Red Sox could do a lot worse than Pena

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Red Sox could do a lot worse than Pena

This year's Red Sox managerial search is officially underway, albeit (thankfully) with much less fanfare than the 2011 fiasco.

According to reports, Tony Pena was interviewed today, Brad Ausmus will be in tomorrow and DeMarlo Hale is scheduled for Thursday. Dodgers third base coach Tim Wallach was in town last Friday.

Other than those four, Tigers third base coach Gene Lamont is said to be interested in the job, there's obviously the on-going John Farrell storyline, and I still haven't ruled out Larry Lucchino naming himself manager and running the Sox like Monty Burns did the Springfield Nuclear Power Plant softball team: Alright you ragtag bunch of misfits, you hate me and I hate you even more. But without my beloved ringers, you're all I've got. So I, uh, want you to remember some inspiring things that someone else may have told you in the course of your lives, and go out there and win!
In all seriousness, though: I'm intrigued by the possibility of Pena. Unlike Hale, Wallach and Ausmus, Tony would come to town with experience as a Major League manager, and even though things didn't end well for him in Kansas City, he's still responsible for leading the Royals to their only winning season since 1993 (2003, when he won the AL Manager of the Year award). I also like Pena's laid back attitude, his ability to relate to Latin players and his previous experience as a Red Sox player, as opposed to just a Red Sox coach. I like that since leaving KC, he's worked and learned in a winning atmosphere in the Bronx. I like that, even though he's no spring chicken, Pea is only 55 and has plenty of energy to attack the job and potentially be looked at as a long-term option.

And it doesn't hurt that he was emblazoned on one of my favorite t-shirts in Boston sports history: THE KILLER B'S OF BOSTON, along with Wade Boggs, Mike Boddicker, Ellis Burks and Tom Brunansky (Pena was "The Backstop").

In a perfect world, John Farrell is still my choice to take over the job, but if those negotiations hit a snag, you can do a lot worse than Tony Pena.

Tony Pena Sr., at least.

Junior still hasn't quite hasn't figured things out.

Rich can be reached at rlevine@comcastsportsnet.com. Follow Rich on Twitter at http:twitter.comrich_levine

Farrell angered after Castillo fails to run out grounder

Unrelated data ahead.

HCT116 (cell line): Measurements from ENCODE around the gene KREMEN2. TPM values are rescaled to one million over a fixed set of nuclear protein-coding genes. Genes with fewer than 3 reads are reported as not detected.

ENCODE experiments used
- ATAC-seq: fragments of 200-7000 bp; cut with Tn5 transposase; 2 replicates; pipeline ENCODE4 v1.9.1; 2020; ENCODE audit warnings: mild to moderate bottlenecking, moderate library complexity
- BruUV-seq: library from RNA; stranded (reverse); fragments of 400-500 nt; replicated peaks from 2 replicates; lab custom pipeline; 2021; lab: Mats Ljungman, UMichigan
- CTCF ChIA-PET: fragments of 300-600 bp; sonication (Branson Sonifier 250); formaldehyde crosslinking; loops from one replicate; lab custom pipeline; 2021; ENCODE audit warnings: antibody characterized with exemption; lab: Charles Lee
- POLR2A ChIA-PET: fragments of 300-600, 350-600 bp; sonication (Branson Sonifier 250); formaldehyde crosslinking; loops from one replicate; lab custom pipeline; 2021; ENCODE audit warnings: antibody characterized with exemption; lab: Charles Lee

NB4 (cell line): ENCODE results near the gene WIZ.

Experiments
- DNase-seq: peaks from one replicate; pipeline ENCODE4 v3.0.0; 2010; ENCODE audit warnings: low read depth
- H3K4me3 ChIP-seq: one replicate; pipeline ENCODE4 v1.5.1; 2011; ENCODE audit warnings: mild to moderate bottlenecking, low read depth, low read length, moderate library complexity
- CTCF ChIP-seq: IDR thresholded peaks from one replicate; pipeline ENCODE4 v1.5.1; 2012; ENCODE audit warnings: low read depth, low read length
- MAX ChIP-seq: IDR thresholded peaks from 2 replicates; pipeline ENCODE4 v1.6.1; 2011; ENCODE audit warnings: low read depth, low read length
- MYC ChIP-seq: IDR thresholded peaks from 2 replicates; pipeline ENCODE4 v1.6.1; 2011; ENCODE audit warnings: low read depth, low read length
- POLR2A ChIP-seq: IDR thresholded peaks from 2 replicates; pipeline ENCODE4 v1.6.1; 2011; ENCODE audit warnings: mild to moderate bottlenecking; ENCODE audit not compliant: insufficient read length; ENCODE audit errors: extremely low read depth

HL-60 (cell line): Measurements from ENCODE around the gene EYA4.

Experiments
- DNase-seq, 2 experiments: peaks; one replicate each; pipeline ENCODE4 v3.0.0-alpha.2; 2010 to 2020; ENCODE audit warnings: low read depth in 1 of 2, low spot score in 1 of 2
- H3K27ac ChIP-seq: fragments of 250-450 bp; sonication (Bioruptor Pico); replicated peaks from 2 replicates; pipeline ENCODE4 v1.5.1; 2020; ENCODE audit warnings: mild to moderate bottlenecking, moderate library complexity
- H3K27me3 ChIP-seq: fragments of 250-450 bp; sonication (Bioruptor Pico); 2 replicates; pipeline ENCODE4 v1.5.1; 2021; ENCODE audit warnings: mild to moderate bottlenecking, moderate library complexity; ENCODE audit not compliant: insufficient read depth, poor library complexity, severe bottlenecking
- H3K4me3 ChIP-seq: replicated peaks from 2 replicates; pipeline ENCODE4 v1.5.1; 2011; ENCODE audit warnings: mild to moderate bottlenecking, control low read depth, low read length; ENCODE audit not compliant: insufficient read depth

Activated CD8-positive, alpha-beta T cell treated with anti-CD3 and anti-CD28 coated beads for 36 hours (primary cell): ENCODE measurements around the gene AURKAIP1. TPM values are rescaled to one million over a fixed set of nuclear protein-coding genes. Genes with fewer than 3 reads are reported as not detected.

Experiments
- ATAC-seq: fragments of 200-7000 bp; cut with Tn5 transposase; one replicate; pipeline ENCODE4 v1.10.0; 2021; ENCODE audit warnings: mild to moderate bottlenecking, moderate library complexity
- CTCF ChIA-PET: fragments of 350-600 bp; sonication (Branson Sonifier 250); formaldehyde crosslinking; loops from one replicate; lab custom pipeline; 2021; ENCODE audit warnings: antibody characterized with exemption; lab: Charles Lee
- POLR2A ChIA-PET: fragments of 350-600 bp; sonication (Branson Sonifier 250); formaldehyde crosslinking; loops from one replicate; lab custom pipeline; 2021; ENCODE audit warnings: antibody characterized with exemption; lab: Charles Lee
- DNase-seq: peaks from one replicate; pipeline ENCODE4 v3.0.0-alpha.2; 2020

Farrell angered after Castillo fails to run out grounder

The Red Sox signed Cuban outfielder Rusney Castillo to a seven-year, $72.5 million contract bn August 2014. Over parts of three seasons, the 29-year-old has a .679 OPS across 337 plate appearances in the majors and spent the vast majority of the 2016 season at Triple-A Pawtucket.

Castillo had a chance to start things off on the right foot in 2017, but that ship has already sailed. On Thursday against Northeastern at JetBlue Park, Castillo didn’t run out a routine ground ball. He claims he lost track of the outs. Manager John Farrell isn’t happy about the situation. Via Evan Drellich of the Boston Herald:

“Disappointing for a couple of reasons,” Sox manager John Farrell said. “One, he has lost the number of outs. Still, regardless of another of outs, getting down the line is controllable. And for a player in his situation, every little aspect of the game is important. That’s something that was addressed in the moment. He needs to execute the game situation. And for that matter, every player. But that one obviously stood out.”

Everyone always makes far too big a deal about running out grounders. It’s a real nit to pick when it’s February 23 and your team just finished playing an exhibition game that is even more meaningless than the other exhibition games that will be played in the coming month.

That being said, Castillo has to prove himself to merit inclusion on the 25-man roster and that means dotting all his i’s and crossing all his t’s. Even if he went hitless all spring, Castillo could have at least said he couldn’t have done anything else better. But on day one, he already gave his team a reason to count him out.

Moreland, Travis homer to lead Red Sox past Northeastern 9-6 in opener

Moreland, Travis homer to lead Red Sox past Northeastern 9-6 in opener

Mitch Moreland and Sam Travis hit three-run homers and left-hander Brian Johnson started and pitched two scoreless innings to help the Red Sox win their spring training opener, 9-6, over Northeastern University on Thursday in Fort Myers, Fla.

Johnson, who made one spot start in his MLB debut with the Red Sox in 2015 but then was derailed by injuries and anxiety issues last season, struck out three and walked one Thursday. He's expected to start the season at Triple-A Pawtucket, where he went 5-6 with a 4.44 ERA in 15 starts in 2016.

Moreland, the left-handed hitting first baseman signed to a one-year deal after spending his first seven seasons with the Texas Rangers, and Travis, a right-handed hitting first base prospect coming back from knee surgery last season, each hit three-run homers in a six-run third inning.

Pablo Sandoval, attempting to reclaim the third-base job after missing nearly all of last season after surgery on his left shoulder, went 1-for-2 with a double. 

The Red Sox open Grapefruit League play Friday afternoon when they host the New York Mets at JetBlue Park.